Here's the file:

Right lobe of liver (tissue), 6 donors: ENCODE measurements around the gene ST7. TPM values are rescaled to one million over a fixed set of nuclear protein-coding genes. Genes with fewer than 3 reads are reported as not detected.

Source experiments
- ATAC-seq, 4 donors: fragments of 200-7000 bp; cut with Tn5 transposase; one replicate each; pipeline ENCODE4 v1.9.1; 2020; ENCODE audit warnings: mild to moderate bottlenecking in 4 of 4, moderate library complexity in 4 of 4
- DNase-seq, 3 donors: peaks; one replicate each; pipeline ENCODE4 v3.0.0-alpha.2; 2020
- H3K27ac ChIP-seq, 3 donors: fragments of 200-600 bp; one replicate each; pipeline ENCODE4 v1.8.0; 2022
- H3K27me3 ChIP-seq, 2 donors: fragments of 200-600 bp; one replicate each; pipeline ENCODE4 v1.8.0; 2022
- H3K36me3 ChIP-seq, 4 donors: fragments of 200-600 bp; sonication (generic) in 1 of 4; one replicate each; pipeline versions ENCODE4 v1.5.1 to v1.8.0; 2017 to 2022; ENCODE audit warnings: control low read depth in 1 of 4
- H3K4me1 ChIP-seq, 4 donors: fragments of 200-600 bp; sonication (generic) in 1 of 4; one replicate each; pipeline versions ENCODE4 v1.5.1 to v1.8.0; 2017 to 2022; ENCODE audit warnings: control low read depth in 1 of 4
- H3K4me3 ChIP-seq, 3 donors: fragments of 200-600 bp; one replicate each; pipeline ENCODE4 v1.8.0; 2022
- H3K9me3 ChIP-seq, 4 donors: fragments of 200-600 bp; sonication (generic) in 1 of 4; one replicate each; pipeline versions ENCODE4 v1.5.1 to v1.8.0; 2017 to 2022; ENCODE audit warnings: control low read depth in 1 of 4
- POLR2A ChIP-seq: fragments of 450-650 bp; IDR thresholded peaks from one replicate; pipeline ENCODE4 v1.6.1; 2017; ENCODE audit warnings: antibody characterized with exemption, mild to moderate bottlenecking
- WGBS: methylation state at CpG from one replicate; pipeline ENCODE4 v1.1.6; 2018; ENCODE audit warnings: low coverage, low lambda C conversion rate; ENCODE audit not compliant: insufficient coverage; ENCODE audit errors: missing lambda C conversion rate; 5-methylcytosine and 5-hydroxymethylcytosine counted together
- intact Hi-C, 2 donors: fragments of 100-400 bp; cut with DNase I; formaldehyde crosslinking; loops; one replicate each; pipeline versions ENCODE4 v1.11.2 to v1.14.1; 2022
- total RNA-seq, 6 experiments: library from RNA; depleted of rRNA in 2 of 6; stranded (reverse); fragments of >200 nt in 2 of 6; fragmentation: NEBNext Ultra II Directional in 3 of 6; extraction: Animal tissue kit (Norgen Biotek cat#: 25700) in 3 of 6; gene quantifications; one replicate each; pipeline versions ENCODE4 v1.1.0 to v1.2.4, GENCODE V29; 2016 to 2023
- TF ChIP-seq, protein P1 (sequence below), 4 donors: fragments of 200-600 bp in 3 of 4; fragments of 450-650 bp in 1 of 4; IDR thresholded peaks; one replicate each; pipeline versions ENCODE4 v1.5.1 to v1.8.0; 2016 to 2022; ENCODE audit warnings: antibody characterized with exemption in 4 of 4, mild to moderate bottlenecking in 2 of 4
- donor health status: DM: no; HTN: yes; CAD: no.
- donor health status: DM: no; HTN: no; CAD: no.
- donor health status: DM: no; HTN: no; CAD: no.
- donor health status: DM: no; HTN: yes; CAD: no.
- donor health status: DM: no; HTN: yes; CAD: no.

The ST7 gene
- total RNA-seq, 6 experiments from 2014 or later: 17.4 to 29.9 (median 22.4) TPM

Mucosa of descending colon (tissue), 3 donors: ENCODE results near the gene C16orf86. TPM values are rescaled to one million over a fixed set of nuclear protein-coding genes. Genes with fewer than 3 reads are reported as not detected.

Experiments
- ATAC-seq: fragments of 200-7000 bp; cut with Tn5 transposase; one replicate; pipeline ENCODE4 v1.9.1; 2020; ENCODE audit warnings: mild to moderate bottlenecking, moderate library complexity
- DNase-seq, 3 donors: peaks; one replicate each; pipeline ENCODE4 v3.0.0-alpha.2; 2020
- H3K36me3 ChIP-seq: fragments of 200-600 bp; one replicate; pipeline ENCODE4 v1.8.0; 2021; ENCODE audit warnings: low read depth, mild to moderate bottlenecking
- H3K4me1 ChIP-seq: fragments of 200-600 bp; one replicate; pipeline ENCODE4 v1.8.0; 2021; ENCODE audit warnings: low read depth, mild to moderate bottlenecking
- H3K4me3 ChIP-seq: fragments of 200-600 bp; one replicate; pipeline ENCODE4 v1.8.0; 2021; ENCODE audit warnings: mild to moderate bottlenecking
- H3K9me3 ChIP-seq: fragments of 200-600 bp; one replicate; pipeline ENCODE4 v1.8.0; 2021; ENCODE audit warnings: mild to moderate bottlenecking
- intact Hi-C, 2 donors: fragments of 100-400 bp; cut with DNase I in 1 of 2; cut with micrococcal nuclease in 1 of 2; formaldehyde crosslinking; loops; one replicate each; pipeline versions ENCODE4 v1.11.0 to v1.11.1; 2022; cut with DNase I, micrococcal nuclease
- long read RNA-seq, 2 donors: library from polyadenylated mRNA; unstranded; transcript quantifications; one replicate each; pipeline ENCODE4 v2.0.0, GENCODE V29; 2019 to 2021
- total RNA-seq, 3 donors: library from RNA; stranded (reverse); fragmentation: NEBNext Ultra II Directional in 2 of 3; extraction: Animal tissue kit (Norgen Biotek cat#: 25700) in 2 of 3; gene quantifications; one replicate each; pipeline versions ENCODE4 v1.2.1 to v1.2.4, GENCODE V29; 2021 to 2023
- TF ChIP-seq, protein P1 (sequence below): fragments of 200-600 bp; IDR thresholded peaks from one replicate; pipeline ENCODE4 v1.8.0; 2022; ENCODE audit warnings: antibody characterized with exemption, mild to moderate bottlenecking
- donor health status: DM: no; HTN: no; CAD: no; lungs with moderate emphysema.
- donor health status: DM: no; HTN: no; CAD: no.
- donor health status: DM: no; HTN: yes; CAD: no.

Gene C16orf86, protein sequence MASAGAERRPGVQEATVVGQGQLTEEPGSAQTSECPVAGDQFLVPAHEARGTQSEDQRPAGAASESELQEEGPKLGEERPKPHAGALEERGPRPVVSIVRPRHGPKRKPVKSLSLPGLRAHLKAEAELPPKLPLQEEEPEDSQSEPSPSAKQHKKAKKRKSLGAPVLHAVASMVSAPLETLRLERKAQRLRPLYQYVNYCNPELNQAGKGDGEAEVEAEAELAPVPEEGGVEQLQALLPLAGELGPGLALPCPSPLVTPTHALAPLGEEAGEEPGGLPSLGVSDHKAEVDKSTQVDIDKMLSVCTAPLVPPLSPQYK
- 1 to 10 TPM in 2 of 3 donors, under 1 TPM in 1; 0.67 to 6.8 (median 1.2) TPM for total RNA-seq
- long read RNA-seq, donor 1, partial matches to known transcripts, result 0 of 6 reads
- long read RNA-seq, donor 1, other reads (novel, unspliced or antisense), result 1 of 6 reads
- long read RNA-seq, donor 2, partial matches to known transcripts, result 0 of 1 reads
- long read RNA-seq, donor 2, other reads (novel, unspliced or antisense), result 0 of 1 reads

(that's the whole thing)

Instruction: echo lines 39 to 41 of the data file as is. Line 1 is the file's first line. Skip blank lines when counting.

- 1 to 10 TPM in 2 of 3 donors, under 1 TPM in 1; 0.67 to 6.8 (median 1.2) TPM for total RNA-seq
- long read RNA-seq, donor 1, partial matches to known transcripts, result 0 of 6 reads
- long read RNA-seq, donor 1, other reads (novel, unspliced or antisense), result 1 of 6 reads